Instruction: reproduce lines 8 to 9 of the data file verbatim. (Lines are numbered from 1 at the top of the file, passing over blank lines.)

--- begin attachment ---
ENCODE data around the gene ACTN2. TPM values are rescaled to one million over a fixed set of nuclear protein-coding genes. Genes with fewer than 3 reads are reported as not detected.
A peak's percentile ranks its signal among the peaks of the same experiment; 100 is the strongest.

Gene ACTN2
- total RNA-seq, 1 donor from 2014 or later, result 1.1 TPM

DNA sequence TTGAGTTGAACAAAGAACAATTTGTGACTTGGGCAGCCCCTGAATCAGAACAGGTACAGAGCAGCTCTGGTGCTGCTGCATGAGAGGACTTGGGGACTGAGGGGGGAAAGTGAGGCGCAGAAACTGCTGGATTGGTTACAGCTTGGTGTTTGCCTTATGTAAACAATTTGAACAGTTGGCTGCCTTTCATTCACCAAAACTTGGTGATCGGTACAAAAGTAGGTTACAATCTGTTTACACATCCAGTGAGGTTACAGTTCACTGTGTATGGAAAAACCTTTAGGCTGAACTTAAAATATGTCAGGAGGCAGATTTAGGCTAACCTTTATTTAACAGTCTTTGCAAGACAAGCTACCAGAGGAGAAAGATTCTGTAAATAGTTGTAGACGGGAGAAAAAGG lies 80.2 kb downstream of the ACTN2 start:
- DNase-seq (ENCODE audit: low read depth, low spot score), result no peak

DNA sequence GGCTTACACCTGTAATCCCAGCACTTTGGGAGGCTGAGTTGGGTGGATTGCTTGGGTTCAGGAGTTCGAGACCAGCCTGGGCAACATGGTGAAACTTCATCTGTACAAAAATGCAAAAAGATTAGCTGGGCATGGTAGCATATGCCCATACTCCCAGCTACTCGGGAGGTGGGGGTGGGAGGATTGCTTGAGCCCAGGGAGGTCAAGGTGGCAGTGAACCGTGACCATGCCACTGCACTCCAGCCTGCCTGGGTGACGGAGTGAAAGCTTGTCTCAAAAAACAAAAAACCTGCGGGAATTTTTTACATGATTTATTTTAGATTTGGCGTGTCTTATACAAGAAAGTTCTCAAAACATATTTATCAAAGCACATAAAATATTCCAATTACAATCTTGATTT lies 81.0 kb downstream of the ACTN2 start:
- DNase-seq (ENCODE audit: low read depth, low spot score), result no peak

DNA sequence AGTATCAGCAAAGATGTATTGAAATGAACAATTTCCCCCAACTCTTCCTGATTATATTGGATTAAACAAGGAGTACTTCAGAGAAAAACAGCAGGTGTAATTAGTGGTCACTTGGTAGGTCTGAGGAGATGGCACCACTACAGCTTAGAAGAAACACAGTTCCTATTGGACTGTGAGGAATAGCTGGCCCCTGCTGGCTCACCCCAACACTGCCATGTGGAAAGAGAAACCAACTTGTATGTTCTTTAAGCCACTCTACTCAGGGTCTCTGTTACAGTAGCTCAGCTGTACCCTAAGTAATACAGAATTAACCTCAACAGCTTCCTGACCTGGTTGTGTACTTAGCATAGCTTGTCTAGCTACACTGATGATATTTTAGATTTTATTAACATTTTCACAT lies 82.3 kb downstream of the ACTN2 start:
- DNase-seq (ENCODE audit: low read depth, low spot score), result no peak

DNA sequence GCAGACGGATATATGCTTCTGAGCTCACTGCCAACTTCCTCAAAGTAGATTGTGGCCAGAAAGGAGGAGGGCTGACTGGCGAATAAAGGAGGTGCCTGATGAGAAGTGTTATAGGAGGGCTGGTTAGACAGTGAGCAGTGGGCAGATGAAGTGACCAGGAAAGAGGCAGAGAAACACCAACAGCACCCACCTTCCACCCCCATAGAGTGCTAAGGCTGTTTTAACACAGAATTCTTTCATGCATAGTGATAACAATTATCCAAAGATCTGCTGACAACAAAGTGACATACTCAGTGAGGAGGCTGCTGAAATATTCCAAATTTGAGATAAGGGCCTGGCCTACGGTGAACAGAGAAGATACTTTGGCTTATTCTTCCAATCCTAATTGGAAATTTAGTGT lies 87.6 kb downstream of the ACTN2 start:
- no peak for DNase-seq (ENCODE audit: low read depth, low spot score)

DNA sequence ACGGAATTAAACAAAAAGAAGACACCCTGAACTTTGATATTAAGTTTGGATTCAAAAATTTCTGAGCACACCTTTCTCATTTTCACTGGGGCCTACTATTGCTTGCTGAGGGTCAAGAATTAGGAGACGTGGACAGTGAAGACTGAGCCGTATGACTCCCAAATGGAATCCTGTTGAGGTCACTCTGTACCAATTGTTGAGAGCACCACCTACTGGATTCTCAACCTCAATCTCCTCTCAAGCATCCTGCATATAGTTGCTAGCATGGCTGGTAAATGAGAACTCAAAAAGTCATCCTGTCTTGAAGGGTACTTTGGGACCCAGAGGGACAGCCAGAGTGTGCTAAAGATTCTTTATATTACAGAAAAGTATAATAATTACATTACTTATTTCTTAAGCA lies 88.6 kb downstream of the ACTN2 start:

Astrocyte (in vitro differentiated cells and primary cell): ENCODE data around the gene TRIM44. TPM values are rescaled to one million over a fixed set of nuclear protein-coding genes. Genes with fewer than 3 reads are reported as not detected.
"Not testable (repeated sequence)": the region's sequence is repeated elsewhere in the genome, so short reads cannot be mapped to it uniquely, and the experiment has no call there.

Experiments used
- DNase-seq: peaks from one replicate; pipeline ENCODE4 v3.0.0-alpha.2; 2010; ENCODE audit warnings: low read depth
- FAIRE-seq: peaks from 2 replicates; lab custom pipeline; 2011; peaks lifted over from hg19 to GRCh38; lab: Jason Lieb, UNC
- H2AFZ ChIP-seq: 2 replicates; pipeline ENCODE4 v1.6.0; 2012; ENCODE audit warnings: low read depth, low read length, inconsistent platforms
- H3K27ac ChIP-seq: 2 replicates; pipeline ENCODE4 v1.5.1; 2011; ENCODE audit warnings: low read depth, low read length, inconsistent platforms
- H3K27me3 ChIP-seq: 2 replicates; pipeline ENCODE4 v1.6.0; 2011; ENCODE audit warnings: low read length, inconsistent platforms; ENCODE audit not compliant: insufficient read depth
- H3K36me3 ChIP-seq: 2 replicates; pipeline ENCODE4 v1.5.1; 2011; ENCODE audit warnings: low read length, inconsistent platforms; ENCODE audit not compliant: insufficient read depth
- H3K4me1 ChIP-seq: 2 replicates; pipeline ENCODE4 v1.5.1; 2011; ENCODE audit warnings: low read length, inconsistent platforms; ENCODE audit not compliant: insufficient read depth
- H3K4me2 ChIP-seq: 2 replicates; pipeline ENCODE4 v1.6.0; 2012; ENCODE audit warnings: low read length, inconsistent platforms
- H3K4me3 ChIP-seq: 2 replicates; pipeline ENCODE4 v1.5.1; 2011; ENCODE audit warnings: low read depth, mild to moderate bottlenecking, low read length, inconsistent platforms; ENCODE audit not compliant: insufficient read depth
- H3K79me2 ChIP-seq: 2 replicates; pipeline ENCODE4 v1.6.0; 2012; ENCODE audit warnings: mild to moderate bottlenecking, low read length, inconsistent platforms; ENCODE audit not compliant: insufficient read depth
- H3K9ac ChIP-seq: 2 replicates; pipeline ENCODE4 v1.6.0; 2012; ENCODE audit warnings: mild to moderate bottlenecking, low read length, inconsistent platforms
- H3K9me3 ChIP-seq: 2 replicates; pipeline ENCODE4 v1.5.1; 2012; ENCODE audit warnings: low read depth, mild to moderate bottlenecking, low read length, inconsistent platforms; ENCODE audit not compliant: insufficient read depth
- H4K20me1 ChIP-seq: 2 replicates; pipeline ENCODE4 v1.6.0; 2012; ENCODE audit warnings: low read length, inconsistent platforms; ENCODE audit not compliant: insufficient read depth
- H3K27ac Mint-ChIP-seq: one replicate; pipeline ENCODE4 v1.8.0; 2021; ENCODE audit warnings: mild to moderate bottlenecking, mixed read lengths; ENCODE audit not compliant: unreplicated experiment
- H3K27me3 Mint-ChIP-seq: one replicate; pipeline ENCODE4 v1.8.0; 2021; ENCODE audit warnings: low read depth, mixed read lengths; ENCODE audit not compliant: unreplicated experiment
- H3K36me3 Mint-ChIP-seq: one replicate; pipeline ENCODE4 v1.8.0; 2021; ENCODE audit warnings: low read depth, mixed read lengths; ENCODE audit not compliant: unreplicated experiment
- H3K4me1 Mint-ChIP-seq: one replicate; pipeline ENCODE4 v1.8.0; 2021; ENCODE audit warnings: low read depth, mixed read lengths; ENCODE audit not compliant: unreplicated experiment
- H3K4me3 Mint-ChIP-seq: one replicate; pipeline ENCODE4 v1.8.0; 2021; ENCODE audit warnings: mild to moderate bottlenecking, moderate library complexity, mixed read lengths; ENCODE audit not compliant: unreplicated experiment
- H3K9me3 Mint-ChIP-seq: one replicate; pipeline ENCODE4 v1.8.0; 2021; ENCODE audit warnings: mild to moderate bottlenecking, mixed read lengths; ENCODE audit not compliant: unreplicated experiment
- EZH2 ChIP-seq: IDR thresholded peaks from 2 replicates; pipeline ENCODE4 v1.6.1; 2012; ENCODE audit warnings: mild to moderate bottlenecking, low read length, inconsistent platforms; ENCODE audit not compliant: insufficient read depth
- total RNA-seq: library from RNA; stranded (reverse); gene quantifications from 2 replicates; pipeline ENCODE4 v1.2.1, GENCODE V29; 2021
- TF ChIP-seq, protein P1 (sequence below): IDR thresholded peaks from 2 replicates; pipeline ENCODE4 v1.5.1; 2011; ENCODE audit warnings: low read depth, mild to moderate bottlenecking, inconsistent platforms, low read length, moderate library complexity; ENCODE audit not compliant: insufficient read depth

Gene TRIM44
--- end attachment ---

- DNase-seq (ENCODE audit: low read depth, low spot score), result no peak

DNA sequence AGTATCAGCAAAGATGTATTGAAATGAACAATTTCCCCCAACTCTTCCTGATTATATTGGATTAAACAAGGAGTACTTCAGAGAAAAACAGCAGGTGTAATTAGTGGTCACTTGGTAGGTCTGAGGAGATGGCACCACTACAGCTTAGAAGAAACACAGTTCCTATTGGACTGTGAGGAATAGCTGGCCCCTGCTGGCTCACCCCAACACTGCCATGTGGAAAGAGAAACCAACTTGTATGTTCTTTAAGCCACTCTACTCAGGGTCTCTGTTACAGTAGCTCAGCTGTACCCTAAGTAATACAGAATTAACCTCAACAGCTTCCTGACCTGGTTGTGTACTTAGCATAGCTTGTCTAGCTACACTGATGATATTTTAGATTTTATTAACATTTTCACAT lies 82.3 kb downstream of the ACTN2 start: